He was despised for what he did. His legal practice temporarily suffered.
But when the time came for the convocation of the first Continental Congress four years later, everyone in Massachusetts knew they wanted to be represented by, among others, John Adams. They realized in 1774 what they didn’t in 1770: Far from abandoning the ideals of the colonial cause, Adams had defended them, showing that the very rights the colonists were struggling for were the patrimony of all British citizens, whether we liked them or not.
In defending the British soldiers and proving that a fair trial was possible even among increasingly rowdy colonists, he was, in fact, defending the cause of the patriots.
Lessons of the ‘Boston Massacre’
What ought we learn from this?
I trust many of the lessons are clear. It shouldn’t for a second be presumed that by using this example, I’m assuming that Derek Chauvin or the other policemen involved in George Floyd’s death were innocent. Far from it.
The lesson of the “Boston Massacre” trial isn’t that those entrusted with enforcing law and order are always, or even mostly, right. The lesson is that in all matters of justice, and particularly in times when so many have made ideological narratives and political gamesmanship the standard of their actions rather than truth and justice, it’s essential that we judge by facts and evidence.
This is especially true given that one of the dearest rights every American citizen enjoys is the presumption of innocence—a right all the more important when the weight of the law grows all the heavier, up to and including the death penalty.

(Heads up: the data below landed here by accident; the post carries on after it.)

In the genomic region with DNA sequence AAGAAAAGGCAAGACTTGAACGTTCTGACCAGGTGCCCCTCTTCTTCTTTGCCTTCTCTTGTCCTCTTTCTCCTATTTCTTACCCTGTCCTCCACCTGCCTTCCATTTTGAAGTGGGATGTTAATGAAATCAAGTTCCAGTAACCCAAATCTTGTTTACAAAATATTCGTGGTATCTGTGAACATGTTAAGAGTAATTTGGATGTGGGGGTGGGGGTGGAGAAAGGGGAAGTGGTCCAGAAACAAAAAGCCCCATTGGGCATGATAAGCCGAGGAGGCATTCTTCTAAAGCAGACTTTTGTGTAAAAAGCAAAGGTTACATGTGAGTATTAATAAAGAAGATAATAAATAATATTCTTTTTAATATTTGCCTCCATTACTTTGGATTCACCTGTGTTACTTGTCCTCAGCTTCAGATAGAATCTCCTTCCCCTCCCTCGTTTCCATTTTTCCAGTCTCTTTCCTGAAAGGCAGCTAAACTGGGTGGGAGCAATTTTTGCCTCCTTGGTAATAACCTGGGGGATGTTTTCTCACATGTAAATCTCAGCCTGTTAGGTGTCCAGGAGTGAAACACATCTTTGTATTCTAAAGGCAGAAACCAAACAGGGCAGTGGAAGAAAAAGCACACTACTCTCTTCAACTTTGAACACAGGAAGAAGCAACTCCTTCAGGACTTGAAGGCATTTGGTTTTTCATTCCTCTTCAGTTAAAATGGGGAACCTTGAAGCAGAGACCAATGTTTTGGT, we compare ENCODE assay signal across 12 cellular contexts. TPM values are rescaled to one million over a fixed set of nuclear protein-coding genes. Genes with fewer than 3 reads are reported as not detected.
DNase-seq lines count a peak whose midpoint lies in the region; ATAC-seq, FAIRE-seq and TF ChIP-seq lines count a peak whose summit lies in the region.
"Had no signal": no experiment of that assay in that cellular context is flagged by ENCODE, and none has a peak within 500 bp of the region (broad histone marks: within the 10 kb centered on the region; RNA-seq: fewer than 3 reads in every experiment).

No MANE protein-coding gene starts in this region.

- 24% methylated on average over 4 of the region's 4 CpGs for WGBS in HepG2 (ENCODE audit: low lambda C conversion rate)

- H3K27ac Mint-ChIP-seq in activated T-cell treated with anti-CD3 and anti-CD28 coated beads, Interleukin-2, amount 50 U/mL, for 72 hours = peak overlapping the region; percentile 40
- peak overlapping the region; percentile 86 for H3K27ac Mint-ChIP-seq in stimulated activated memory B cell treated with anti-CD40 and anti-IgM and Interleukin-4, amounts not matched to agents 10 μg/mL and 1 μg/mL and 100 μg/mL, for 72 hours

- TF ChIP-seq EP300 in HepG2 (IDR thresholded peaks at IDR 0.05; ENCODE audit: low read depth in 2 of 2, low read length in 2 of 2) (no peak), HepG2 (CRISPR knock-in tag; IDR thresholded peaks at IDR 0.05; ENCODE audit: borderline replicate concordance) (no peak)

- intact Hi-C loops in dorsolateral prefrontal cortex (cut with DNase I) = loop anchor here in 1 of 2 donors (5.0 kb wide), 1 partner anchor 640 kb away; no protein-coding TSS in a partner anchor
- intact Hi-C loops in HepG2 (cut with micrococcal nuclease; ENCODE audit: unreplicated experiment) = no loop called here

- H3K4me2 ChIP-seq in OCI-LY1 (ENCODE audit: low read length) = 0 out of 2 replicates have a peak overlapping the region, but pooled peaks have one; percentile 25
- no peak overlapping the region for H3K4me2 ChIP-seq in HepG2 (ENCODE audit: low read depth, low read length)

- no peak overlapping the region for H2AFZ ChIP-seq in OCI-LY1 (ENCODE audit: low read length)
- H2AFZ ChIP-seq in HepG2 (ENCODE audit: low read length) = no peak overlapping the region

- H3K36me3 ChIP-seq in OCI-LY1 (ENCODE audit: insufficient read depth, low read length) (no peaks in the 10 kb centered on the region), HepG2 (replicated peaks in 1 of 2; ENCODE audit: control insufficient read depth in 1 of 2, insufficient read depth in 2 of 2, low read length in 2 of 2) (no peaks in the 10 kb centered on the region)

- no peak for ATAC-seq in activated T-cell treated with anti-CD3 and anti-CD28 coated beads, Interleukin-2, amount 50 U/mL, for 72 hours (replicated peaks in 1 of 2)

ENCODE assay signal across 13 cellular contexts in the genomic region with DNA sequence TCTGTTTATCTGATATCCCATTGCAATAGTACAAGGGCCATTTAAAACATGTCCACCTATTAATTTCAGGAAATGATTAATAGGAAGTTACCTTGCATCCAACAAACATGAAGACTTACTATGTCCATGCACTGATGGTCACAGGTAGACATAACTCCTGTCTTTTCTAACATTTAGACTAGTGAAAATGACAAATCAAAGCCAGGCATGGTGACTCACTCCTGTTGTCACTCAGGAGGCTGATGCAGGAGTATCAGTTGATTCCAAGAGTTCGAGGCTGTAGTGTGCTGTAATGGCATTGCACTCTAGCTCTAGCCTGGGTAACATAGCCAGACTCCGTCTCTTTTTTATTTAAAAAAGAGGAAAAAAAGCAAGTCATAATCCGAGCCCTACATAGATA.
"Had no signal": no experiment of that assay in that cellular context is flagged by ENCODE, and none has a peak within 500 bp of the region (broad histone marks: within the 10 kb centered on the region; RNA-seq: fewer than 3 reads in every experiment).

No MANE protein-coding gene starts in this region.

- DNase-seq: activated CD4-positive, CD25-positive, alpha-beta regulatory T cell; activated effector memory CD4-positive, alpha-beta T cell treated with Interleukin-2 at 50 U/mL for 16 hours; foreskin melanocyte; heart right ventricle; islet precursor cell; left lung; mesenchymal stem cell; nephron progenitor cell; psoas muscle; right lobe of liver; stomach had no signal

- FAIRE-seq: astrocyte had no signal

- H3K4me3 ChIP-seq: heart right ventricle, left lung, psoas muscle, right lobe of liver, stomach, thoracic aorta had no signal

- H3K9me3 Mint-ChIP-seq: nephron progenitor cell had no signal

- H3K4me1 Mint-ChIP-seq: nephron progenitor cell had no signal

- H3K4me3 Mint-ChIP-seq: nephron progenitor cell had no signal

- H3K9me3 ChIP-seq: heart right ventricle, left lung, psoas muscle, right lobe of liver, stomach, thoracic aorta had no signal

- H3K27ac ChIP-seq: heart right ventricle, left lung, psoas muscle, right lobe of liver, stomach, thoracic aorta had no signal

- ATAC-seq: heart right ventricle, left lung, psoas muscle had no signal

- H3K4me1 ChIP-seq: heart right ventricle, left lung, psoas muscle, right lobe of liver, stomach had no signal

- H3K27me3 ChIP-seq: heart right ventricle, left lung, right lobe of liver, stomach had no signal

To this day, it remains false to say that what happened in Boston on March 5, 1770, was a “massacre.” The name itself is a vestige of a false narrative—a narrative perpetrated by men who, while deserving of our respect and honor for their services to our country, were temporarily overcome by their own passions; men who, if not restrained by the integrity of others (like John Adams), would easily have ended up throwing their own integrity away.
When it comes to the case of George Floyd, the facts of the case are not nearly as clear cut as some partisans like to pretend. I have my opinions about what the law requires given this set of facts. But at this moment, I don’t know how it will turn out. Neither do you. Nor does anyone else.
But I do know this: everyone is owed their day in court, due process of law, and the verdict should follow wherever the stubborn facts lead.
We owe it to these men—George Floyd and Officer Chauvin—to ourselves, our society, and especially to those minorities who have been denied justice because of assumptions, narratives, and prejudices leveled at them because of the color of their skin, to ensure that the presumption of innocence remains intact and inviolate, giving way, as John Adams said, to nothing but facts and evidence, “whatever may be our wishes, our inclinations, or the dictates of our passions.”
Joshua Charles is a historian, speaker, and #1 New York Times bestselling author of several books. His work has been featured or published by numerous outlets. He has published books on topics ranging from the Founding Fathers, to Israel, to the impact of the Bible on human history. He was the senior editor and concept developer of the “Global Impact Bible,” published by the D.C.-based Museum of the Bible in 2017, and is an affiliated scholar of the Faith and Liberty Discovery Center in Philadelphia. He is a Tikvah and Philos Fellow, and has spoken around the country on topics such as history, politics, faith, and worldview. He is a concert pianist, holds an MA in Government, and a law degree. Follow him on Twitter @JoshuaTCharles or visit JoshuaTCharles.com
Views expressed in this article are the opinions of the author and do not necessarily reflect the views of The Epoch Times.